However, there is a separate reality that these players need to understand. Without the NFL, the owners are billionaires that will find other business (and often have other business) to earn money. Without the NFL, the players (for the most part) are poorly educated, manual laborers. Be it 9%, 18%, or even 25%, if a cut that keeps you a millionaire is the only thing keeping you from grabbing a shovel (or a spatula) then sign the deal and move on.

  23. Wow! Really Florio? Are you congress? Is the league greasing your pockets?
    The players are losing 9 percentage points which equates to an 17.4% decrease.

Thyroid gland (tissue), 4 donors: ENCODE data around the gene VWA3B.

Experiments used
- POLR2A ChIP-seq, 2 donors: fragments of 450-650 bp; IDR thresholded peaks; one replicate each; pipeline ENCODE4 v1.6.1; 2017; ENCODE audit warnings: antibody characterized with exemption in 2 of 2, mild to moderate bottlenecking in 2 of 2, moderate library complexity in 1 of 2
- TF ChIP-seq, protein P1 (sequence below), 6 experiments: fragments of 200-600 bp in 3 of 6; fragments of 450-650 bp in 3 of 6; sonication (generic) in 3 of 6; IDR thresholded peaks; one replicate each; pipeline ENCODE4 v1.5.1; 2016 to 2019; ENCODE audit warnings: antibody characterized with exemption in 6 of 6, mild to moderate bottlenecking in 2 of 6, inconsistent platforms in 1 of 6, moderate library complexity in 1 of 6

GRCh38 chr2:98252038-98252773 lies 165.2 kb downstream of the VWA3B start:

If the players share dropped from 100% to 91% then their pool would be decreasing by 9%.
    However, the players pool is dropping to 42.7% from 51.7%.
    Change divided by original gives -9/51.7 which equals -17.4%.
    The math is there, simply do it. If you don’t like math, simply hire a geek to do it for you so you won’t sound like such a baffoon!

  24. This whole thing is a diversionary tactic and this situation is getting more like our government DAILY. Misrepresenting/misinterpreting statistics, etc. This is akin to the global warming debate, both sides dancing around and absolutely NOTHING is getting done. Now it’s started crawling my butt. Here’s the NFL fans message>Get together and make something happen. All that has happened so far is that both parties have agreed that they dont agree.